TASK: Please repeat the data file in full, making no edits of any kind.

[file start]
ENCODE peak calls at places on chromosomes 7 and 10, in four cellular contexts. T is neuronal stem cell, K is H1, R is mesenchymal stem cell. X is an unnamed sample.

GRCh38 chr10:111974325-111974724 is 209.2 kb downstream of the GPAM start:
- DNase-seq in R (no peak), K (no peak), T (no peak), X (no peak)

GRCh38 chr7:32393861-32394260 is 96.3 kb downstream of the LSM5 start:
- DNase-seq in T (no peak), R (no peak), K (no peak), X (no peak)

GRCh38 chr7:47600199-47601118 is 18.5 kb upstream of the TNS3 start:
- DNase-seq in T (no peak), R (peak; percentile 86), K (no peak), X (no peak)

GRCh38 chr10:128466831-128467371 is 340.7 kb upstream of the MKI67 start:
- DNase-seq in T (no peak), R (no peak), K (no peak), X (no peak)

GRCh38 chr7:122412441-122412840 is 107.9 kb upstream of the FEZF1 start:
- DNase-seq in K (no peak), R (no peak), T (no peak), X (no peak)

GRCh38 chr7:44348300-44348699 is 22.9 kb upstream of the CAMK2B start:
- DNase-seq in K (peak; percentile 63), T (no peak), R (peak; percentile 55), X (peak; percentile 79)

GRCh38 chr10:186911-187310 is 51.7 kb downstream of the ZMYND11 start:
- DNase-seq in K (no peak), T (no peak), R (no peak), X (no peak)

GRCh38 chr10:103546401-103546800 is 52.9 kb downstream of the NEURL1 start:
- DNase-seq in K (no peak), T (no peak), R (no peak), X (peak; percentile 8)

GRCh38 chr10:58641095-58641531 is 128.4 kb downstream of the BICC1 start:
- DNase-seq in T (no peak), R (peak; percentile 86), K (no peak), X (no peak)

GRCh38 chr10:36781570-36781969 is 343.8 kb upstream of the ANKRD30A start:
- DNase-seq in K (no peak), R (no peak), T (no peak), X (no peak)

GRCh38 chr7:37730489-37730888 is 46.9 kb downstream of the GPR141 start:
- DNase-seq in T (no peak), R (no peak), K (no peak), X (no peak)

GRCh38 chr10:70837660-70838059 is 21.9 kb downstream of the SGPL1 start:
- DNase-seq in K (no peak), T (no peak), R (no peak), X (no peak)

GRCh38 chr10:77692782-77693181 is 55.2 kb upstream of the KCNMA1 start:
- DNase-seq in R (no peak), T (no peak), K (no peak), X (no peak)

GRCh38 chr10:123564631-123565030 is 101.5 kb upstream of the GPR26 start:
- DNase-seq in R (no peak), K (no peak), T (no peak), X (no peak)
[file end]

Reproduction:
ENCODE peak calls at places on chromosomes 7 and 10, in four cellular contexts. T is neuronal stem cell, K is H1, R is mesenchymal stem cell. X is an unnamed sample.

GRCh38 chr10:111974325-111974724 is 209.2 kb downstream of the GPAM start:
- DNase-seq in R (no peak), K (no peak), T (no peak), X (no peak)

GRCh38 chr7:32393861-32394260 is 96.3 kb downstream of the LSM5 start:
- DNase-seq in T (no peak), R (no peak), K (no peak), X (no peak)

GRCh38 chr7:47600199-47601118 is 18.5 kb upstream of the TNS3 start:
- DNase-seq in T (no peak), R (peak; percentile 86), K (no peak), X (no peak)

GRCh38 chr10:128466831-128467371 is 340.7 kb upstream of the MKI67 start:
- DNase-seq in T (no peak), R (no peak), K (no peak), X (no peak)

GRCh38 chr7:122412441-122412840 is 107.9 kb upstream of the FEZF1 start:
- DNase-seq in K (no peak), R (no peak), T (no peak), X (no peak)

GRCh38 chr7:44348300-44348699 is 22.9 kb upstream of the CAMK2B start:
- DNase-seq in K (peak; percentile 63), T (no peak), R (peak; percentile 55), X (peak; percentile 79)

GRCh38 chr10:186911-187310 is 51.7 kb downstream of the ZMYND11 start:
- DNase-seq in K (no peak), T (no peak), R (no peak), X (no peak)

GRCh38 chr10:103546401-103546800 is 52.9 kb downstream of the NEURL1 start:
- DNase-seq in K (no peak), T (no peak), R (no peak), X (peak; percentile 8)

GRCh38 chr10:58641095-58641531 is 128.4 kb downstream of the BICC1 start:
- DNase-seq in T (no peak), R (peak; percentile 86), K (no peak), X (no peak)

GRCh38 chr10:36781570-36781969 is 343.8 kb upstream of the ANKRD30A start:
- DNase-seq in K (no peak), R (no peak), T (no peak), X (no peak)

GRCh38 chr7:37730489-37730888 is 46.9 kb downstream of the GPR141 start:
- DNase-seq in T (no peak), R (no peak), K (no peak), X (no peak)

GRCh38 chr10:70837660-70838059 is 21.9 kb downstream of the SGPL1 start:
- DNase-seq in K (no peak), T (no peak), R (no peak), X (no peak)

GRCh38 chr10:77692782-77693181 is 55.2 kb upstream of the KCNMA1 start:
- DNase-seq in R (no peak), T (no peak), K (no peak), X (no peak)

GRCh38 chr10:123564631-123565030 is 101.5 kb upstream of the GPR26 start:
- DNase-seq in R (no peak), K (no peak), T (no peak), X (no peak)